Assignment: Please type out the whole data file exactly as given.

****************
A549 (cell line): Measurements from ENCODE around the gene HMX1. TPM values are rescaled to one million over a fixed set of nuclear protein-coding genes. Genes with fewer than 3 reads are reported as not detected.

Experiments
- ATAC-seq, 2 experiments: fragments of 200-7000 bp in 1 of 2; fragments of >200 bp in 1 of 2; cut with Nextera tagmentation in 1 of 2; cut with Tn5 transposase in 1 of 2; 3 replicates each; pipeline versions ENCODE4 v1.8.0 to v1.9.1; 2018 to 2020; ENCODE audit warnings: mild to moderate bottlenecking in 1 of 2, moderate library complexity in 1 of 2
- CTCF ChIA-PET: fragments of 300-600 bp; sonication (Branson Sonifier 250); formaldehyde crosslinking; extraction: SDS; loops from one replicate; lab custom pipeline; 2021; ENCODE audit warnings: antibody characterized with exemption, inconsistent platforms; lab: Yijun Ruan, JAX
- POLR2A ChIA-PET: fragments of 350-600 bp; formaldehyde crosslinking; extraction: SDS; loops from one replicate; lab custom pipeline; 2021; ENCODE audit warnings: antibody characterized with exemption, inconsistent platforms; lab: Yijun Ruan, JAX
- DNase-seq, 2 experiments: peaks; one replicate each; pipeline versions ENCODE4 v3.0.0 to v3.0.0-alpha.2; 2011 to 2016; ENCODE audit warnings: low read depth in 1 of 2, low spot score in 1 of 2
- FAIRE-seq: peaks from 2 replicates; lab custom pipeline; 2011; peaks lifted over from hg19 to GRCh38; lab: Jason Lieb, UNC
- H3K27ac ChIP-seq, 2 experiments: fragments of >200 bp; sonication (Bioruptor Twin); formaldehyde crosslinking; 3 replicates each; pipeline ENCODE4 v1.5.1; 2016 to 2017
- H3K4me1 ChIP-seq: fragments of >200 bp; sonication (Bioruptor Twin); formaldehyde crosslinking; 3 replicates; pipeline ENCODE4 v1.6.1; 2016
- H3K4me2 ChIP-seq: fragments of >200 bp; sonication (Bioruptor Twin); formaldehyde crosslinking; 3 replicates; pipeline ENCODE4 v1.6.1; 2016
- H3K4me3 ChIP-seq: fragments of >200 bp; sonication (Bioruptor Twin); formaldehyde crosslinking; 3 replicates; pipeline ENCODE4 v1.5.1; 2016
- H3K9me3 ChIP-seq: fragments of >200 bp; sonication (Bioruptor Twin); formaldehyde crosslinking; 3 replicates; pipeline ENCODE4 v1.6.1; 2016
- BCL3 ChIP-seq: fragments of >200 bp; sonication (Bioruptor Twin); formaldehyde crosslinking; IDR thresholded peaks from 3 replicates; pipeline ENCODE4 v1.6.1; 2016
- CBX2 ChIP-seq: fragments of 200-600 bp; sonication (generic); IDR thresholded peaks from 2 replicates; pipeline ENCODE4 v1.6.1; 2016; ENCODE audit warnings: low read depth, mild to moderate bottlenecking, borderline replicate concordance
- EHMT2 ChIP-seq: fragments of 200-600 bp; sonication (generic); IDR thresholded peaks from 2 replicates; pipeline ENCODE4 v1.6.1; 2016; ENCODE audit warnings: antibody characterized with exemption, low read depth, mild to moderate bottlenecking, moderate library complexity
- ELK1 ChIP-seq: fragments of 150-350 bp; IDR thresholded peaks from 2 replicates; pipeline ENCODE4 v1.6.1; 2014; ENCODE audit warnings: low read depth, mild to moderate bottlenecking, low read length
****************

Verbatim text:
A549 (cell line): Measurements from ENCODE around the gene HMX1. TPM values are rescaled to one million over a fixed set of nuclear protein-coding genes. Genes with fewer than 3 reads are reported as not detected.

Experiments
- ATAC-seq, 2 experiments: fragments of 200-7000 bp in 1 of 2; fragments of >200 bp in 1 of 2; cut with Nextera tagmentation in 1 of 2; cut with Tn5 transposase in 1 of 2; 3 replicates each; pipeline versions ENCODE4 v1.8.0 to v1.9.1; 2018 to 2020; ENCODE audit warnings: mild to moderate bottlenecking in 1 of 2, moderate library complexity in 1 of 2
- CTCF ChIA-PET: fragments of 300-600 bp; sonication (Branson Sonifier 250); formaldehyde crosslinking; extraction: SDS; loops from one replicate; lab custom pipeline; 2021; ENCODE audit warnings: antibody characterized with exemption, inconsistent platforms; lab: Yijun Ruan, JAX
- POLR2A ChIA-PET: fragments of 350-600 bp; formaldehyde crosslinking; extraction: SDS; loops from one replicate; lab custom pipeline; 2021; ENCODE audit warnings: antibody characterized with exemption, inconsistent platforms; lab: Yijun Ruan, JAX
- DNase-seq, 2 experiments: peaks; one replicate each; pipeline versions ENCODE4 v3.0.0 to v3.0.0-alpha.2; 2011 to 2016; ENCODE audit warnings: low read depth in 1 of 2, low spot score in 1 of 2
- FAIRE-seq: peaks from 2 replicates; lab custom pipeline; 2011; peaks lifted over from hg19 to GRCh38; lab: Jason Lieb, UNC
- H3K27ac ChIP-seq, 2 experiments: fragments of >200 bp; sonication (Bioruptor Twin); formaldehyde crosslinking; 3 replicates each; pipeline ENCODE4 v1.5.1; 2016 to 2017
- H3K4me1 ChIP-seq: fragments of >200 bp; sonication (Bioruptor Twin); formaldehyde crosslinking; 3 replicates; pipeline ENCODE4 v1.6.1; 2016
- H3K4me2 ChIP-seq: fragments of >200 bp; sonication (Bioruptor Twin); formaldehyde crosslinking; 3 replicates; pipeline ENCODE4 v1.6.1; 2016
- H3K4me3 ChIP-seq: fragments of >200 bp; sonication (Bioruptor Twin); formaldehyde crosslinking; 3 replicates; pipeline ENCODE4 v1.5.1; 2016
- H3K9me3 ChIP-seq: fragments of >200 bp; sonication (Bioruptor Twin); formaldehyde crosslinking; 3 replicates; pipeline ENCODE4 v1.6.1; 2016
- BCL3 ChIP-seq: fragments of >200 bp; sonication (Bioruptor Twin); formaldehyde crosslinking; IDR thresholded peaks from 3 replicates; pipeline ENCODE4 v1.6.1; 2016
- CBX2 ChIP-seq: fragments of 200-600 bp; sonication (generic); IDR thresholded peaks from 2 replicates; pipeline ENCODE4 v1.6.1; 2016; ENCODE audit warnings: low read depth, mild to moderate bottlenecking, borderline replicate concordance
- EHMT2 ChIP-seq: fragments of 200-600 bp; sonication (generic); IDR thresholded peaks from 2 replicates; pipeline ENCODE4 v1.6.1; 2016; ENCODE audit warnings: antibody characterized with exemption, low read depth, mild to moderate bottlenecking, moderate library complexity
- ELK1 ChIP-seq: fragments of 150-350 bp; IDR thresholded peaks from 2 replicates; pipeline ENCODE4 v1.6.1; 2014; ENCODE audit warnings: low read depth, mild to moderate bottlenecking, low read length